Interview: Udo Kock, deputy mayor, Amsterdam
Following the fintech tour of Amsterdam, FinTech Futures had an exclusive interview with Udo Kock, the city’s deputy mayor for finance, to talk about expat centres, space and two trends for the future.
Any politician is going to bring a positive spin to what is on offer, but Kock is realistic and gracious about what makes the famous Dutch city attractive to those inside and outside the Netherlands.
In his eyes, it’s an “easy place” to hire new people due to the economic and cultural environment.
He says: “I can’t take credit – I’d like to but I can’t – but the city has been like that for a while. Amsterdam is a magnet for talent and businesses.”
To back up this, he turns to stats. As a city of 850,000 people it has six universities in a 50-mile radius – so young talent is on tap.
There is also the issue of “physical connectivity”. From Schiphol airport, he says there are 48 flights daily to London. And staying connected to this theme, Kock adds that the city provides “digital connectivity” and is the second fastest in Europe.
The Big Easy
Kock didn’t go into specifics on his daily role to improve the fintech scene, but he did highlight the work of his predecessor Kajsa Ollongren – who is now deputy prime minister.
“She initiated StartupAmsterdam. This is a collection of 35 to 40 initiatives to boost the ecosystem – especially fintech.”
This organisation looks to develop talent and attract capital. It also works with events; and as many of you will know, Money 20/20 will be in Amsterdam this year.
Kock adds: “On a bigger scale – and partially related to fintech – we do make it easier for international businesses to come to Amsterdam.
“I benefitted myself when I came to Amsterdam three years ago. I spent 15 years abroad and used IN Amsterdam [a centre for expats]. This is a one-stop shop where you can take care of your visa, registration, bank account etc. It can take 45 minutes to an hour to get things done.”
Kock is a member of Democrats 66. A social-liberal political party formed in 1966. Politicians are always up to something, so it was interesting to see if the party had specific plans for Zuidas – the city’s financial district. (Having walked and been driven around Zuidas, I know space is limited. But you can build up and down.)
He points out that “it’s not full yet and we have plenty of space in the years to come to build in that area. And you can of course go up”.
When, or if, Zuidas becomes full, he mentions there is an area with “lots of free space” between the airport and Zuidas, known as the Schiphol corridor.
“To illustrate this, Worldpay is there and Adyen is near to the central train station. There are other areas attractive to firms. Zuidas is pretty expensive for a start-up to be honest.”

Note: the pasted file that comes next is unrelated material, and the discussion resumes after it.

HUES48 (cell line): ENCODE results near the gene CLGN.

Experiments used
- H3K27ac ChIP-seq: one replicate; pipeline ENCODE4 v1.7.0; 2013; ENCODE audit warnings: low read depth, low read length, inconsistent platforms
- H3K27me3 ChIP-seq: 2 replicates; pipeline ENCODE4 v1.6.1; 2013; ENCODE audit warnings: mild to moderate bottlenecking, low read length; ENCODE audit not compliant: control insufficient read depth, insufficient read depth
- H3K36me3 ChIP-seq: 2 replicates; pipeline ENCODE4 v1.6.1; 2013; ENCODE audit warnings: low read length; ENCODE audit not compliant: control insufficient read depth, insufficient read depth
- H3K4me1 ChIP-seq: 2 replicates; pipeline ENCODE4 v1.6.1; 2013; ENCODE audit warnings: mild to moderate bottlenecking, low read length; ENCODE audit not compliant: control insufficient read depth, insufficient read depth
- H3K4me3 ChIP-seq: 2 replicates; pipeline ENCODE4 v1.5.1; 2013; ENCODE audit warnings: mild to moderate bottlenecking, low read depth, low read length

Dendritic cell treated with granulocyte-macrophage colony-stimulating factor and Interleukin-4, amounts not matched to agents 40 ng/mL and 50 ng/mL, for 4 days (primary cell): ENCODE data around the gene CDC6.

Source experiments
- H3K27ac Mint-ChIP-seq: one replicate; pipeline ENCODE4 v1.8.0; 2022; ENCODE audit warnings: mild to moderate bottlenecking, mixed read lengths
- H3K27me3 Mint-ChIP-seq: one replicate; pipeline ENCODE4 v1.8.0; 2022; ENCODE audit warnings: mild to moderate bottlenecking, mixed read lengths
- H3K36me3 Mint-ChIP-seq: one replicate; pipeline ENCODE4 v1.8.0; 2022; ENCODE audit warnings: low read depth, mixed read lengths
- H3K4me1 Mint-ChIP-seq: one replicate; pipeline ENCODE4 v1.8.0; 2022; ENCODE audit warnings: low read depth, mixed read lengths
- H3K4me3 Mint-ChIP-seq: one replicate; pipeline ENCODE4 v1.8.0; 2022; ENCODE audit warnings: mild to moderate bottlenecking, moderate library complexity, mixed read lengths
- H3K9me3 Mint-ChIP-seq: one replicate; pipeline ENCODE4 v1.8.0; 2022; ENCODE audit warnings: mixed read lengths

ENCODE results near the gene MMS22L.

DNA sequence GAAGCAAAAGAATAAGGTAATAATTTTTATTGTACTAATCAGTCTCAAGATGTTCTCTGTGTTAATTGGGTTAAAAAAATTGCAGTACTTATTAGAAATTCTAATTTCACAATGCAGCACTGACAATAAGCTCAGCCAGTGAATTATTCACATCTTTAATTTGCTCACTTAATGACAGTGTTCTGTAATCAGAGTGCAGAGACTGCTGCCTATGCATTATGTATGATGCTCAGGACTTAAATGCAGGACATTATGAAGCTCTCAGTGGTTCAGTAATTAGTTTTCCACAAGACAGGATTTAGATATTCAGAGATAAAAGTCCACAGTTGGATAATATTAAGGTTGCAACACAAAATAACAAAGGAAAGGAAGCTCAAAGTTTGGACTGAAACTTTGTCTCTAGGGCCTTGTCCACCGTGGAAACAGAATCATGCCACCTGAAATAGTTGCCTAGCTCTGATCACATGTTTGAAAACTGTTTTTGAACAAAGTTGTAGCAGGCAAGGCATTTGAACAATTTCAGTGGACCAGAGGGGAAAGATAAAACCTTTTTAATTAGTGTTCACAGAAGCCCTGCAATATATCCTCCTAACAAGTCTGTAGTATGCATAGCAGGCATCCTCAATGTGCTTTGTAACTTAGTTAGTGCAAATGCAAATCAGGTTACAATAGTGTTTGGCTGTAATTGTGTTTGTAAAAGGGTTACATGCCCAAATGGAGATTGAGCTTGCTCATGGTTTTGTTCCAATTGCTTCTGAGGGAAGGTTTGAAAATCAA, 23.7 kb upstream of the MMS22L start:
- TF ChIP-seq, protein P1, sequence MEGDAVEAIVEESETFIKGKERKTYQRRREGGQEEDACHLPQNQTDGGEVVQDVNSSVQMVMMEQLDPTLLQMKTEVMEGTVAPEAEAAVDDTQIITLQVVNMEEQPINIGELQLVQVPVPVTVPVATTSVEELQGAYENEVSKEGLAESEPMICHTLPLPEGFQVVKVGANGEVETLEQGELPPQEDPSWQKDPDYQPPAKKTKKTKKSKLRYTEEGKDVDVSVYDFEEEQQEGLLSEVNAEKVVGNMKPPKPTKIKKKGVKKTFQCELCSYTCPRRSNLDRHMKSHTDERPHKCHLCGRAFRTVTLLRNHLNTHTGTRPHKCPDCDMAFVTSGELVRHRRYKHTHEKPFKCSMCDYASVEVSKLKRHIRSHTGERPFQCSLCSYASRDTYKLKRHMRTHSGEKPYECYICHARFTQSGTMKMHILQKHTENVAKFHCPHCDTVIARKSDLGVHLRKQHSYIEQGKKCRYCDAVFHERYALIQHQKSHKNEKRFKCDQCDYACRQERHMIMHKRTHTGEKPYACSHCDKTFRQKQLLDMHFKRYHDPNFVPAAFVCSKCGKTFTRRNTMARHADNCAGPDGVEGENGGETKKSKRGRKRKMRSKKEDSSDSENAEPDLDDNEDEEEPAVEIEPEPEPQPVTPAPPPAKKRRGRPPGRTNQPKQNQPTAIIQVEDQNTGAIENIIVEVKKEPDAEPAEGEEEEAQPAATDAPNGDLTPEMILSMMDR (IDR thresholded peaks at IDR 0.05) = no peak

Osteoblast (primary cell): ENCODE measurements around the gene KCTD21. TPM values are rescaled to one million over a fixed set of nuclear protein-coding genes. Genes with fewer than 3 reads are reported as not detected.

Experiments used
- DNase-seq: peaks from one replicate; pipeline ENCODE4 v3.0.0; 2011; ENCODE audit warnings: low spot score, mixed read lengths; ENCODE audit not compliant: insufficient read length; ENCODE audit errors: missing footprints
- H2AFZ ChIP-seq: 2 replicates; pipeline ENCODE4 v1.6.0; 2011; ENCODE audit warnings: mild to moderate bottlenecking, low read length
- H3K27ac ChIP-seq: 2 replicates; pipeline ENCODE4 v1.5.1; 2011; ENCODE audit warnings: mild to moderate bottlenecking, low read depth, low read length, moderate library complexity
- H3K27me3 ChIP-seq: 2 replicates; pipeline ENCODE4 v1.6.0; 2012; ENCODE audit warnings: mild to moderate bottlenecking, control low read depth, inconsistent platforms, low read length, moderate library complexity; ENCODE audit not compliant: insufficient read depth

Naturally he can’t discuss specific names of companies that may move to Amsterdam, but Kock says it’s talking to 100 firms and in “various stages of discussions”.
However, he is happy to reveal that the total number of fintech companies in the Netherlands has increased by 25% over the last six months. These include big and small, and homegrown ones.
Our readers may be sick of hearing about Brexit, but is Amsterdam trying to grab a slice of London’s market?
Kock is very clear: “We don’t deny that we’re competing with other cities – such as Barcelona, Berlin, London and Paris. But you have to be realistic and say that London and Paris are global cities. Amsterdam is not a global city. It’s a metropolitan city. It’s a global village.
“London has a very good proposition and it’s silly to think following Brexit – and assuming it will be a mild Brexit – that thousands of companies will flee London and cross the channel to Amsterdam and Berlin. I don’t think that will happen. But it’s a fact that some companies will move to continental Europe.”
This didn’t come up in our interview, but a devil’s advocate could argue that an opportunity for London lies in divide and conquer. If all these European cities are fighting it out, it can still stay in its prime position.
While Kock’s remit is not just about fintech, he was prepared to look ahead at our lively sector over the next five to ten years. Predictions can be difficult, and even open to satire, but as throughout the interview he was lucid and concise.
“I think there will be two major trends. On the regulation front, pressure will increase for fintech, banks and other financial services providers. That’s a sign of the times.
“It’s tough for me to exactly predict where it will go, but for the role of traditional banks some people may eventually think they won’t exist five to ten years down the line. I don’t know.
“But what I do know is the financial sector, especially on the consumer side, such as payments, consumer loans and personal finance service, will change dramatically.
“I don’t know where I will have my bank account in five years. Will it be with the traditional bank or Amazon?”
It’s probably wise to say I don’t know in such instances. But judging by Amsterdam’s attention to fintech, its incentives and right noises, it seems to know what it’s doing to stay competitive.
This article is also featured in the February 2018 edition of the Banking Technology magazine.
Click here to read it – the digital edition is free!